16. 07. 2020
I’m a Writer?
Written by Danielle Aquilina
Edited by Libby Parker
I once heard it said that ‘actors are simply the vessels to be filled by the words of writers’. Having a background in theatre and performance, I was not all that impressed to hear my function simplified so much. I have always respected writers for their linguistic skills, but I had never fully appreciated just how much goes into their craft. Until, that is, I was selected for Writing Place, 2019.
When you explore theatre as a performer, scripts are an extension of your arm. You read, breakdown, memorise, and bring to life the words and lives of those from the pages in front of you. You see their stories unfold through the text and dialogue, spoken words and silence. The worlds form in your mind and you invite those characters into your brain. Without realising, the world that you ingest and the character you embody are not always as they appear in the printed copy you hold.
Launching into the intensive that was Writing Place, I considered myself quite well versed in character analysis and storyline development. I came in confident that I would easily be able to create a masterpiece in the short time we had, because of my background. I’d played characters before; hundreds it seemed, but I was in for a very big awakening.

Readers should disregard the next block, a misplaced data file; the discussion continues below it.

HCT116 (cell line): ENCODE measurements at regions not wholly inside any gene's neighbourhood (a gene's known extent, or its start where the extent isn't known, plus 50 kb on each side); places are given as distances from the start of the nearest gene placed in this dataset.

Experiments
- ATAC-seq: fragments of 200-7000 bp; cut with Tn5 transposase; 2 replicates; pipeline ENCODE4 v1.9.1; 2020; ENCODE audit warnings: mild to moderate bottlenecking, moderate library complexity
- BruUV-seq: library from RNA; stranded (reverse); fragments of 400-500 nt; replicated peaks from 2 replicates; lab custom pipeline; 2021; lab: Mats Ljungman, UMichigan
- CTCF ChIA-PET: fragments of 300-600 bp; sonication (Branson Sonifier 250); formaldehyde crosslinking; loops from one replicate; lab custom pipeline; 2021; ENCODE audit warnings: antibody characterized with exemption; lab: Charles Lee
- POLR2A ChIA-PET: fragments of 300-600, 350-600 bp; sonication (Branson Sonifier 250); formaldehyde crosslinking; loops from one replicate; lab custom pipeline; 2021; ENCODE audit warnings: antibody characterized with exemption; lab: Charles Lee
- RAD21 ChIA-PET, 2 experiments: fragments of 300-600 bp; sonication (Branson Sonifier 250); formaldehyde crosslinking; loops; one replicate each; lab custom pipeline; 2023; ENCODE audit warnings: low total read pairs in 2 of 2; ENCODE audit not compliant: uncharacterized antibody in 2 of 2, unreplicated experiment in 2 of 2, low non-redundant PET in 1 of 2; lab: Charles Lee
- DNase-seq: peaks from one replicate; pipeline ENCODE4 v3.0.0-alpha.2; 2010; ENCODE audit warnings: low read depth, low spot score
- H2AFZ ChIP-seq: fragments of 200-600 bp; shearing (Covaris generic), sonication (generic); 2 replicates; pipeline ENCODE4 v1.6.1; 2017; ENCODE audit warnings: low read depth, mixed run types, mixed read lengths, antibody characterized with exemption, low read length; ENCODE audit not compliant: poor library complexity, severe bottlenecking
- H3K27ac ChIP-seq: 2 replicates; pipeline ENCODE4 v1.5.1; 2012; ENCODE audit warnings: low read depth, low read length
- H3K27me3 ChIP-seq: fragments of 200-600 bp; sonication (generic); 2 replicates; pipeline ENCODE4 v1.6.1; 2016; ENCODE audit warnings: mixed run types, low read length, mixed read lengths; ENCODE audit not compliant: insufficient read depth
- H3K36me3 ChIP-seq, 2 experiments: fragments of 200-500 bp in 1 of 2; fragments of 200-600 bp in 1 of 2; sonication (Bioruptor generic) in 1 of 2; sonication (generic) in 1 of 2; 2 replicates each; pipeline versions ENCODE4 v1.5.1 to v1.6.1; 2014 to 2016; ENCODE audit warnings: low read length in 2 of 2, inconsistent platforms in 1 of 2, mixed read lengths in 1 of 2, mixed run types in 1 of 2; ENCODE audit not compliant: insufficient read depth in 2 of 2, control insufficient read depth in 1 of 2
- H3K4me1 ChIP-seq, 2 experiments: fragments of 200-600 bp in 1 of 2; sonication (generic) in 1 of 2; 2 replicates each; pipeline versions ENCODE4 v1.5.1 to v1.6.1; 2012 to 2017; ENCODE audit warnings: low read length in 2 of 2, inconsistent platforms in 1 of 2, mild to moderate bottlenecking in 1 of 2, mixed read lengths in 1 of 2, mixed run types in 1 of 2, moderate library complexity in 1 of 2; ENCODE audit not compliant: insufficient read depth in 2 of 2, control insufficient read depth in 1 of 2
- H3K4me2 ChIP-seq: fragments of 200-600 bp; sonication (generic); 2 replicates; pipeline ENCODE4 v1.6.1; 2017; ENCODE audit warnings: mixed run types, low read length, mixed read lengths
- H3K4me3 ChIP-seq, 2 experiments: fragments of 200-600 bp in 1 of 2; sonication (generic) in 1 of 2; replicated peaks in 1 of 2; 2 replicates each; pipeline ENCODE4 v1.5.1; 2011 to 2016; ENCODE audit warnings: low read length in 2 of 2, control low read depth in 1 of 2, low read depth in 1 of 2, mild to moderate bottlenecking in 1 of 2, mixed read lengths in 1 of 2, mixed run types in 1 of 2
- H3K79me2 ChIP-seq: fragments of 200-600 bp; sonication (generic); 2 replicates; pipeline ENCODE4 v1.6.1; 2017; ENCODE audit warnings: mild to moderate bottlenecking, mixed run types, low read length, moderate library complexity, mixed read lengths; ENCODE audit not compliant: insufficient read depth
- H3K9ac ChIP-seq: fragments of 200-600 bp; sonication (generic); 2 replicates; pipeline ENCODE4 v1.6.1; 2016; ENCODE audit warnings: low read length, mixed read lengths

The initial workshops, exploring the breakdown and structure of stories, were very familiar to me and I felt comfortable, if slightly complacent at times. But, the week was an intensive, and as the exercises went from lecture style learning to quick writing tasks under pressure, I started to see the cracks in my armour and I began to doubt my skills. For the first time ever, I was lost for words. But, through the support and guidance of the mentors, my ego began to take the back seat as I started to listen and trust my instincts. I learned a very valuable lesson about the power of words. Chosen wisely, words can be extremely powerful; however, they can just as easily be erased. I was able to explore writing with no negative repercussions. If I wrote something I didn’t like, I could just delete it, or re-write it, again and again and again. And much like rehearsing for the stage is repetitive, time consuming and sometimes a little monotonous, writing is equally, if not more so, as painful.